The Day a Race-Baiting TV Clown Hijacked the White House
April 27, 2011: Put it in your history books, and never forget it. Today is the day a TV star forced the hand of the President of the United States. Welcome to the new America.
Donald Trump, the rich kid turned real estate tycoon turned bankrupt failure turned cartoonish character, spent several weeks crowing to anyone who would listen—including a surprising number of respected media outlets—that President Barack Obama had failed to answer questions about his citizenship. Yesterday Obama succumbed to Trump's demands and released his long-form birth certificate, proving once and for all that he is an American citizen.
Trump didn't start the citizenship rumors, of course. For that you can thank a small group of people who, terrified at the idea of a black man at the helm of their nation, began asking to see Obama's birth certificate when he was still a candidate. What Trump did do, however, under the guise of a possible run for president, is fan the flames of a slowly dying fire that would have burned out very soon on its own. Indeed, even the most conservative of conservatives—Michele Bachmann, Ann Coulter, Bill O'Reilly, etc.—had given up on birther fight. But not Trump.
And as Trump went, so went Fox News. Who cares that the whole birther controversy—and Trump's latest allegation that Obama probably didn't belong in the Ivy League—reeks of racism? Who cares that Trump hasn't even come out and said he's going to run for president? Who cares that, since he's not officially running for office, he's nothing but a gaudy real estate magnate promoting a TV show? Who cares about any of that? A rich, white pseudo-celebrity wants to talk! And when Trump started talking, Fox News was there to amplify him. The network vastly increased its coverage of birther rumors, devoting nearly two and a half hours to the nonsense, in recent weeks.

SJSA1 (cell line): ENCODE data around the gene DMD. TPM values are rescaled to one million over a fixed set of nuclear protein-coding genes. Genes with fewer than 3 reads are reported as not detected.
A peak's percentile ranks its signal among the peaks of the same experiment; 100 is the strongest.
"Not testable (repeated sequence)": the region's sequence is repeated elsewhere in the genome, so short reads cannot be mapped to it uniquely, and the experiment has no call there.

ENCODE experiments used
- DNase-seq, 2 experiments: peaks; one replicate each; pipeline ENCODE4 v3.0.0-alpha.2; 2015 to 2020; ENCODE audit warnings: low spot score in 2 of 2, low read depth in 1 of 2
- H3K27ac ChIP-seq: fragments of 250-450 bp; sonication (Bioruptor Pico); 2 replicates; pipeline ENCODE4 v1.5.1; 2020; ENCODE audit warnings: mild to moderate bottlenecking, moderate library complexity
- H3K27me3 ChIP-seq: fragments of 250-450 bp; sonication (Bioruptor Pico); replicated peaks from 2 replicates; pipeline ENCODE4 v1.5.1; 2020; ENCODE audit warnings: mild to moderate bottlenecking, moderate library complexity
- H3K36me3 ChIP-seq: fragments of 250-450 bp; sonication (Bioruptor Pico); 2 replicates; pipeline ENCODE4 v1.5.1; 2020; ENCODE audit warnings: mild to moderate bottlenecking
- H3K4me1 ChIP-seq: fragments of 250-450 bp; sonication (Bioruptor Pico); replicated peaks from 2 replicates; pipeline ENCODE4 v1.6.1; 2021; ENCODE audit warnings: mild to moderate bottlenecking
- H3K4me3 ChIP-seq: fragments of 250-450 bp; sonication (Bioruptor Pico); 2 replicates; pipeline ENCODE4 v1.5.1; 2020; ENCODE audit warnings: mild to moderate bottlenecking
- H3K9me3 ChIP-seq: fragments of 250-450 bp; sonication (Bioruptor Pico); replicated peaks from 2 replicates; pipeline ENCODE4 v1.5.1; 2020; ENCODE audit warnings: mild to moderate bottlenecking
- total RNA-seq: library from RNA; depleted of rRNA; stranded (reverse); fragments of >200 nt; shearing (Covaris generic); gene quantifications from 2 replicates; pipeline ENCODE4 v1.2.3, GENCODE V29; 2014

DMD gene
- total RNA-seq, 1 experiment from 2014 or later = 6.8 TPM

Let's not pretend for a moment that birtherism isn't steeped in racism. I'm willing to concede that not every conspiracy theorist asking for Obama's long-form birth certificate is a bigot. But it's worth asking: Is there any way any of this would have happened if the president were a white man with an Anglo-Saxon name? At the heart of it, most of the people demanding evidence of Obama's citizenship were just taken aback by the fact that a black guy could be president. How could an African-American attain the nation's highest office without cheating? Impossible. And so, "Prove it, Barack Hussein Obama—if that is your real name."
When Obama won the election, it naturally thrilled the African-American community, which had long been told—tacitly and outright—that it couldn't achieve greatness. In 2008, a black man beat a white man fair and square, and nobody could say anything about it. Three years later, the White House's deference to Trump proves that somebody can say something about it. The heartbreaking lesson of April 27, 2011, is that, as a black man, you better always be ready to justify your success. Even if you're president of the United States.
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